Don’t Call It a Comeback: The Old Faith for a New Day, Kevin DeYoung, editor (Mom’s Bookshelf)

Don't Call It a Comeback: The Old Faith for a New Day (Gospel Coalition Series)When I saw the list of contributors to one of Crossway’s most recent titles, Don’t Call It a Comeback: The Old Faith for a New Day, I immediately knew I wanted to read it. With contributors like Tim Challies, Russell Moore, and Tullian Tchividjian, and a forward by D.A. Carson, there was bound to be some great stuff there. So, I was thrilled when I was offered the chance to review it!

A main aim of the book according to editor Kevin DeYoung is,

“to introduce young Christians, new Christians, and underdiscipled Christians to the most important articles of our faith and what it looks like to live out this faith in real life.” (p. 16)

A second aim was to reclaim the term “evangelical” and show that, contrary to it’s usage in recent years, it’s actually a term with real theological meaning. To accomplish these two goals, the book is divided into three parts.

The first section is historical, looking at the history of evangelicalism and how it should inform upcoming generations. The next section delves into the main tenets of historic, orthodox Christianity, from the nature of God and Scripture, to justification and sanctification, to the Kingdom. The final section applies these basic Christian beliefs to current social issues like “social justice”, homosexuality, and abortion, as well as issues like worship and missions. Within each section, each chapter is written by a different contributor.

I appreciated every chapter, but several really stood out for me:  sanctification by Owen Strachan (Ch. 8), the Kingdom by Russell Moore (Ch. 9), worship by Tullian Tchividjian (Ch. 17), and missions by David Mathis (Ch. 18).  Nearly every chapter had parts that really hit home and spoke to me. A few examples…

I loved Andy Naselli’s illustration on Scripture in chapter 4: 

“God didn’t dictate the whole Bible the way an executive mechanically dictates letters to his secretary. The human authors’ personalities are like musical instruments. If I play the same tune on a number of wind instruments, each will sound different even if I play the exact melody in the same key and even though it’s all coming from the same breath-mine.” (p. 60-61)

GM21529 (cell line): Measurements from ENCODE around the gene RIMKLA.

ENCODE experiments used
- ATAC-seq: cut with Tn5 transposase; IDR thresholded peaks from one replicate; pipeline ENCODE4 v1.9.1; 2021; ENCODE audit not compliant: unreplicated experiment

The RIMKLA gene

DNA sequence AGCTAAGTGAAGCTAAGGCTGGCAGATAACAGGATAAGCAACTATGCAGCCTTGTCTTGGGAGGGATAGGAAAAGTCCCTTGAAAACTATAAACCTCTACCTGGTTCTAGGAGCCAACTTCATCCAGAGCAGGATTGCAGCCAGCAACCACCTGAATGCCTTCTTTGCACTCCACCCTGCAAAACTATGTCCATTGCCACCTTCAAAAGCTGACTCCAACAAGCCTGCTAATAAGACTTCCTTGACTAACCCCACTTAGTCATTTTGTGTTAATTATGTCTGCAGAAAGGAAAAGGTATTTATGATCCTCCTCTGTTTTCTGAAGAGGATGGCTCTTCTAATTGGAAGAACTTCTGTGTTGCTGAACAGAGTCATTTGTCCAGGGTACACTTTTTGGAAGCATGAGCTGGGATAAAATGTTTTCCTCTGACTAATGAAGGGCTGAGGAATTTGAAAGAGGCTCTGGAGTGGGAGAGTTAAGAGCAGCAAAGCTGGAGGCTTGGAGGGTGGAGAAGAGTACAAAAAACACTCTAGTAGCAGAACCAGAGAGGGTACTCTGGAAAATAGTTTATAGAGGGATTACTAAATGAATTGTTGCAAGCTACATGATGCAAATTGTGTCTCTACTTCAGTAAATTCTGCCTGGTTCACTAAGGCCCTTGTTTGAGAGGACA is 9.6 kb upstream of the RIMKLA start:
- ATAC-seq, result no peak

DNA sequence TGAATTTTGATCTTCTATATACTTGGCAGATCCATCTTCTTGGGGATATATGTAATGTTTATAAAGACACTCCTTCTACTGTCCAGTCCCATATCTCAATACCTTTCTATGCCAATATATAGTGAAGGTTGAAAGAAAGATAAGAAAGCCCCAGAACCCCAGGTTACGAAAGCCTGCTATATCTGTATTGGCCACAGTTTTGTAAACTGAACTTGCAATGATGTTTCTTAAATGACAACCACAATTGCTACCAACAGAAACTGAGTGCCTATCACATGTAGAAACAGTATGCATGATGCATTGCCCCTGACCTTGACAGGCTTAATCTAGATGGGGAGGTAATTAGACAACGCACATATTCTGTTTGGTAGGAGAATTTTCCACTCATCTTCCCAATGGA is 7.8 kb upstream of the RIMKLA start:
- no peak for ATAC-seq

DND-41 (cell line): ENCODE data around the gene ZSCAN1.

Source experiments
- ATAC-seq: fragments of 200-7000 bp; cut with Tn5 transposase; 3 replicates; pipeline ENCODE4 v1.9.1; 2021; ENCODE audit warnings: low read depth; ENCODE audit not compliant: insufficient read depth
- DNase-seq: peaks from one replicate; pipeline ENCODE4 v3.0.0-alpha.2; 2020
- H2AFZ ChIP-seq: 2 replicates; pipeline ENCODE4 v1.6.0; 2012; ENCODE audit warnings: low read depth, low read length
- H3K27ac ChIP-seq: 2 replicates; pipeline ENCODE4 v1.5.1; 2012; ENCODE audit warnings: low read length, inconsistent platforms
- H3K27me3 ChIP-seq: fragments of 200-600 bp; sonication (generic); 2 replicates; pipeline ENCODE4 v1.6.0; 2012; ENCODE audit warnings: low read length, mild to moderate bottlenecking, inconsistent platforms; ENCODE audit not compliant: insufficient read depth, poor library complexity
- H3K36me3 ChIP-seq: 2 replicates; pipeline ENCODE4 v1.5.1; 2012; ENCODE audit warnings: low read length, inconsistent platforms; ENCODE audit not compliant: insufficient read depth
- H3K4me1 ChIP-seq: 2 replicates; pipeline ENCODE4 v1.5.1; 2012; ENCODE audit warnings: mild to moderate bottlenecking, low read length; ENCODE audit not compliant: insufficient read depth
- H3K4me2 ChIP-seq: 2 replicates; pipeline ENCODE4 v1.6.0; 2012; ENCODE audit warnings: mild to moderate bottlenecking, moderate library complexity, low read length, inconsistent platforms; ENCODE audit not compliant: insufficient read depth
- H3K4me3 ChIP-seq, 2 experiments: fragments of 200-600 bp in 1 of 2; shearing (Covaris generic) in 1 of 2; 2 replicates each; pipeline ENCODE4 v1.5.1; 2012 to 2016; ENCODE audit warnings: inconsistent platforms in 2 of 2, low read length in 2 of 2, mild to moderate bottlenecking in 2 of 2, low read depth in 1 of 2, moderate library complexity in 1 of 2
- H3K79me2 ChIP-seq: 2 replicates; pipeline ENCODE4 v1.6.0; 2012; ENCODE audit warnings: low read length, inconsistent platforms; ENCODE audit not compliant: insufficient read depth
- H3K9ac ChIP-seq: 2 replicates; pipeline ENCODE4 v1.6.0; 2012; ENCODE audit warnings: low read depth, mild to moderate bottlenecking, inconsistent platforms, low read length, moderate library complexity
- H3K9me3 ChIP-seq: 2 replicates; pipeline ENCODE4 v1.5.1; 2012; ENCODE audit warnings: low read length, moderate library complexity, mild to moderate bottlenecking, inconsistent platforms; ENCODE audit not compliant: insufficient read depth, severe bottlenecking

I really appreciated Ben Peays’ discussion of the new birth in chapter 6:

“Unfortunately, many Christians think of salvation only in terms of getting into heaven and avoiding hell. Christ becomes not a way into life, but merely a way to avoid death, reduced to a get-out-of-jail-free card or-even worse-fire insurance…This leaves many Christians understanding what they are saved FROM, but not having a good understanding of what they are saved INTO. One danger of evangelism that reduces Christianity to making a decision between heaven and hell is that it overlooks the value of the new birth for our earthly life…If evangelism focuses only on what happens AFTER we die, it leaves people wondering what Christians should do UNTIL they die. Salvation is ultimately saving us FROM God’s wrath and judgment, but it also saves us INTO a life with Christ today. This reality changes our priorities, our desires, what we treasure, and how we will spend our time and energy on earth.”  (p. 91-92)

 Or how about Owen Strachan’s description of sanctification in chapter 8:

“Sanctification is at base a tenacious grip on the robe of Christ, a wrestling with the Lord to bless us, a sojourn in the valley of death in pursuit of a city we cannot see.” (p. 109-110)

I took something away from each and every chapter. Don’t Call It a Comeback is a great, accessible overview of historic Christian belief and how it practically applies to our lives. It’s the perfect primer for new believers, a great refresher, and offers fresh insights even for those who are well-versed. In other words, anyone can benefit from it!

Thanks so much to Crossway for providing a review copy.

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